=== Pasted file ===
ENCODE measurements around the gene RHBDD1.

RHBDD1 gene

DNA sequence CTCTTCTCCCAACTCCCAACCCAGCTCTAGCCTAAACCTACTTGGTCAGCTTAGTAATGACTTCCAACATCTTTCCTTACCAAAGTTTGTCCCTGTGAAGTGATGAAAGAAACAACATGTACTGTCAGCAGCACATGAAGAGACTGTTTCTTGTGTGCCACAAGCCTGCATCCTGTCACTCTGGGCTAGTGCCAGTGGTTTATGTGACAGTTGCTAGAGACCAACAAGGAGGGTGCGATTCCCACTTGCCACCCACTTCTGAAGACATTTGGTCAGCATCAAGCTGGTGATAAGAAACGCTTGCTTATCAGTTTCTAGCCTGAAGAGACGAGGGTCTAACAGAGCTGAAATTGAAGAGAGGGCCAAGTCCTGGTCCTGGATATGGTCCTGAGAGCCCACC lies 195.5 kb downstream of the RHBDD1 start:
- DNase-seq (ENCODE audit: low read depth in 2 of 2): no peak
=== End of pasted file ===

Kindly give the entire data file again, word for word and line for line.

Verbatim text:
ENCODE measurements around the gene RHBDD1.

RHBDD1 gene

DNA sequence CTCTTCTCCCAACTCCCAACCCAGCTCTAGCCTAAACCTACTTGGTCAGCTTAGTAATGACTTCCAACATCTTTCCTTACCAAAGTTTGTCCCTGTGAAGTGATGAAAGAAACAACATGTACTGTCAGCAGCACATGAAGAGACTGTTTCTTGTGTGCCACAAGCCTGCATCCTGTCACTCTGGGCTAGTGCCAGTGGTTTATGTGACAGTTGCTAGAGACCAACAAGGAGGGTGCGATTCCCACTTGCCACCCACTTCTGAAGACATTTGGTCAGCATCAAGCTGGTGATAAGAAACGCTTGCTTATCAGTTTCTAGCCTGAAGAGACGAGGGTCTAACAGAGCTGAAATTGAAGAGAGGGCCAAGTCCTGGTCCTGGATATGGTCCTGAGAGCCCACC lies 195.5 kb downstream of the RHBDD1 start:
- DNase-seq (ENCODE audit: low read depth in 2 of 2): no peak